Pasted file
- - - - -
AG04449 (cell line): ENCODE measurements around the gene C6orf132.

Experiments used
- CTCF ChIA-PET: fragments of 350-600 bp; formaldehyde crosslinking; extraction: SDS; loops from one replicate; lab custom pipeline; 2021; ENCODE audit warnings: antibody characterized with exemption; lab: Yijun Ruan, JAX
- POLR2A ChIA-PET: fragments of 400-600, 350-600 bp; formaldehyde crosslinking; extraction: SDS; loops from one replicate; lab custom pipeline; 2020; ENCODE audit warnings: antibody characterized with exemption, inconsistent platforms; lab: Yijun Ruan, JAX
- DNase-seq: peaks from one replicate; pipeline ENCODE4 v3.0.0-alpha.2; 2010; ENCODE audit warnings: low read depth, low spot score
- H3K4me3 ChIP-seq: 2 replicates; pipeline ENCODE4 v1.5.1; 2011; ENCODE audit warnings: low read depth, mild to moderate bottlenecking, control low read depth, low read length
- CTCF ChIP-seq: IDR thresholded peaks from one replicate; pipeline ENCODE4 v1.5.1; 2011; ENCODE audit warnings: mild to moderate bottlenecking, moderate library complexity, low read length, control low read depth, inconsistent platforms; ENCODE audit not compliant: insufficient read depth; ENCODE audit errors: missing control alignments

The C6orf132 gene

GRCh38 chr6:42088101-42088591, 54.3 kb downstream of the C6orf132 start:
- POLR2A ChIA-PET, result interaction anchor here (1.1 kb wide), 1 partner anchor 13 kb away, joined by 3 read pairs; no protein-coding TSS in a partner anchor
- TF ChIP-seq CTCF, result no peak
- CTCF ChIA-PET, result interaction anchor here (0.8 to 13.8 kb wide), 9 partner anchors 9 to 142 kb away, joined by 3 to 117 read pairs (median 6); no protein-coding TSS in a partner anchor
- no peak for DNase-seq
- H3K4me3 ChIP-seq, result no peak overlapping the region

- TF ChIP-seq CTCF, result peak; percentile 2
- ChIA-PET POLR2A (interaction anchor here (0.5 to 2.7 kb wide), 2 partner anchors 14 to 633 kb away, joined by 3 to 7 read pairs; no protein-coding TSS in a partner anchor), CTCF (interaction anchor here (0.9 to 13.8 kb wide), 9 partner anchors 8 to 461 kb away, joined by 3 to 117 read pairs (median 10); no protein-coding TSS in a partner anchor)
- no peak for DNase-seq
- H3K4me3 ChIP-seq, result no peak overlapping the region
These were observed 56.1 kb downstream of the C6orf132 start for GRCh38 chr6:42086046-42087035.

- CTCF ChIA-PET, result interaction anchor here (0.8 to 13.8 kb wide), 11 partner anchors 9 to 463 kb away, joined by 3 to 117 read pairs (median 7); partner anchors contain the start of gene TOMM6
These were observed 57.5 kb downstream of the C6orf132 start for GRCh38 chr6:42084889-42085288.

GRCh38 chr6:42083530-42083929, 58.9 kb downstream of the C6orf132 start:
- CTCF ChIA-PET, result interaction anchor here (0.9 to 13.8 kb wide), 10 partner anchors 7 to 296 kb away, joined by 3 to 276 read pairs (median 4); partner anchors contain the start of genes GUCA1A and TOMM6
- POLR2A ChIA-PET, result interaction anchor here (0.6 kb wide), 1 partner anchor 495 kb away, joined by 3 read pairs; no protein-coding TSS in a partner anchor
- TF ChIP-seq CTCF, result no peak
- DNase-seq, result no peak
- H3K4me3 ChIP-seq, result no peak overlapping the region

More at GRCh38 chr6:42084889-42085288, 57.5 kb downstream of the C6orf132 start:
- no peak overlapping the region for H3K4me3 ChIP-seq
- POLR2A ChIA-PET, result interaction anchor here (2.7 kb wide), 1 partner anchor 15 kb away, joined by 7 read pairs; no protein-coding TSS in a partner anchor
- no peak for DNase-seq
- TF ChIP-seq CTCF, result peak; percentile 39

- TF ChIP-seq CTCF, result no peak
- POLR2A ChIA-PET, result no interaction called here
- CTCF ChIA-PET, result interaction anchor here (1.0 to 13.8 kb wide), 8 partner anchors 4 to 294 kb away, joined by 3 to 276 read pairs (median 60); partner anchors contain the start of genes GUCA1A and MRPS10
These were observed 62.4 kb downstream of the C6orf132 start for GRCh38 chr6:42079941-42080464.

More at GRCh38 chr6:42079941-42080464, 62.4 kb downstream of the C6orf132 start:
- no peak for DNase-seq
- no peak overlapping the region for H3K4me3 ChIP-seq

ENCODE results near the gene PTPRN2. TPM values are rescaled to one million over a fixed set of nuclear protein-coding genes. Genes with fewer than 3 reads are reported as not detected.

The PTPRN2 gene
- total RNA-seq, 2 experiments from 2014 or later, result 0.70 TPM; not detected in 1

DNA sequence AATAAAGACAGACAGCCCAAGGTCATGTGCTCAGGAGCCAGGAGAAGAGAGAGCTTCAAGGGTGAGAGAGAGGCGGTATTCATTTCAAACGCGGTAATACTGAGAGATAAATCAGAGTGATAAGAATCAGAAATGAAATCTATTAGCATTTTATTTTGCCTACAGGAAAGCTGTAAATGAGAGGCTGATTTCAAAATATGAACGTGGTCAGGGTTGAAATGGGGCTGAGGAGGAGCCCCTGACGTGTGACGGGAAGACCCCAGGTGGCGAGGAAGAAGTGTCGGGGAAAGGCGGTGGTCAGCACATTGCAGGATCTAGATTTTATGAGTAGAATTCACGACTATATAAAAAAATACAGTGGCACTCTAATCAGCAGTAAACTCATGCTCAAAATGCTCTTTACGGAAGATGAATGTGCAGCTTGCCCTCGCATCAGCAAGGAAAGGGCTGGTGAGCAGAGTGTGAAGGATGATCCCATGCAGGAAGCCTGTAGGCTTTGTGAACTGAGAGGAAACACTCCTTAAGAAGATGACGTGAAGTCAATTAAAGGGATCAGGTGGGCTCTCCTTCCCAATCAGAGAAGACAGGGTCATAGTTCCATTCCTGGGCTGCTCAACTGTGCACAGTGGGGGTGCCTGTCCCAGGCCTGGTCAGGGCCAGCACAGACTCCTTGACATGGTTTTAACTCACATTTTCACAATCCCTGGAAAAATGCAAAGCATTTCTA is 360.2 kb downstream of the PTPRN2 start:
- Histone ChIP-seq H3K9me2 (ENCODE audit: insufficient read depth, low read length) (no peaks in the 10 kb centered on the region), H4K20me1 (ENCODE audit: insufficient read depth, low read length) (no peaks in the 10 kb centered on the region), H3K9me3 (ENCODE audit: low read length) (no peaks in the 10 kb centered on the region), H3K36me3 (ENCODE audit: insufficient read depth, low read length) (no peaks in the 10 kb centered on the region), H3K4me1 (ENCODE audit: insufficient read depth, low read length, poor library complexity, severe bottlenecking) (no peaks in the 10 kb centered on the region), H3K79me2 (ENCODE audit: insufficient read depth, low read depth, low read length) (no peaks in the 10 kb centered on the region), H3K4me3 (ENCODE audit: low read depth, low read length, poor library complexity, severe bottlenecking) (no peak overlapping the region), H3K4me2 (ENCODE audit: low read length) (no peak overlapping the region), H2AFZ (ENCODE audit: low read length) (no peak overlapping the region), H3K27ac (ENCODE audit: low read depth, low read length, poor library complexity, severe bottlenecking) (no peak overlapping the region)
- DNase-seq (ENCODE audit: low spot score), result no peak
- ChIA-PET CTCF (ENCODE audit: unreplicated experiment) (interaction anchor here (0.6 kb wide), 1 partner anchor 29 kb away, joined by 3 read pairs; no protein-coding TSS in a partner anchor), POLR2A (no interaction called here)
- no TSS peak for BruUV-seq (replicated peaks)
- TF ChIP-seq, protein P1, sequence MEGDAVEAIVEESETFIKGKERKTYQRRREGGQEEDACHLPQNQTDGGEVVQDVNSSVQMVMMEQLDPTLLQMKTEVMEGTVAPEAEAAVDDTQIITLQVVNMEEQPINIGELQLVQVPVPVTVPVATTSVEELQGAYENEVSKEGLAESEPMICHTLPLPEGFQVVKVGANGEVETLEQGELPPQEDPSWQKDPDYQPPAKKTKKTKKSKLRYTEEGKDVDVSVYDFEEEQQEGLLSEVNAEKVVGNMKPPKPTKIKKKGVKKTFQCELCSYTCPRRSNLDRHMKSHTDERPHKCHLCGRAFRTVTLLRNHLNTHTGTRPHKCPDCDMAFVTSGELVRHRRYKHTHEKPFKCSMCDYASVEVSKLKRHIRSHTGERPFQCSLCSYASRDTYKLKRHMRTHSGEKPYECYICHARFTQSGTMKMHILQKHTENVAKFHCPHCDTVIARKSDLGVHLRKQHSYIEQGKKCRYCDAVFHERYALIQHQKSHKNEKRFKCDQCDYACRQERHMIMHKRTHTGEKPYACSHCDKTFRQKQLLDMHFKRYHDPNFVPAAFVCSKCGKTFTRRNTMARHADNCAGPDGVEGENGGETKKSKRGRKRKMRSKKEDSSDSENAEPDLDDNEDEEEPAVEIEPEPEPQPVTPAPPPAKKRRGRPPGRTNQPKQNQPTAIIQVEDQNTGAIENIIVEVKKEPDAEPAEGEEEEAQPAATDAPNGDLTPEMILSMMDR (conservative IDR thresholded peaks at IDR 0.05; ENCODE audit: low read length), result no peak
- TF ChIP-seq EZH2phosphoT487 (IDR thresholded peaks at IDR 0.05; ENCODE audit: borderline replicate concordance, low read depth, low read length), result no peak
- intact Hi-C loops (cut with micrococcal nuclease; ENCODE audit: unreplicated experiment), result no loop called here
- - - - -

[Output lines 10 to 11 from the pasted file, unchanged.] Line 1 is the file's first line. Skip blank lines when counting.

- POLR2A ChIA-PET, result interaction anchor here (1.1 kb wide), 1 partner anchor 13 kb away, joined by 3 read pairs; no protein-coding TSS in a partner anchor
- TF ChIP-seq CTCF, result no peak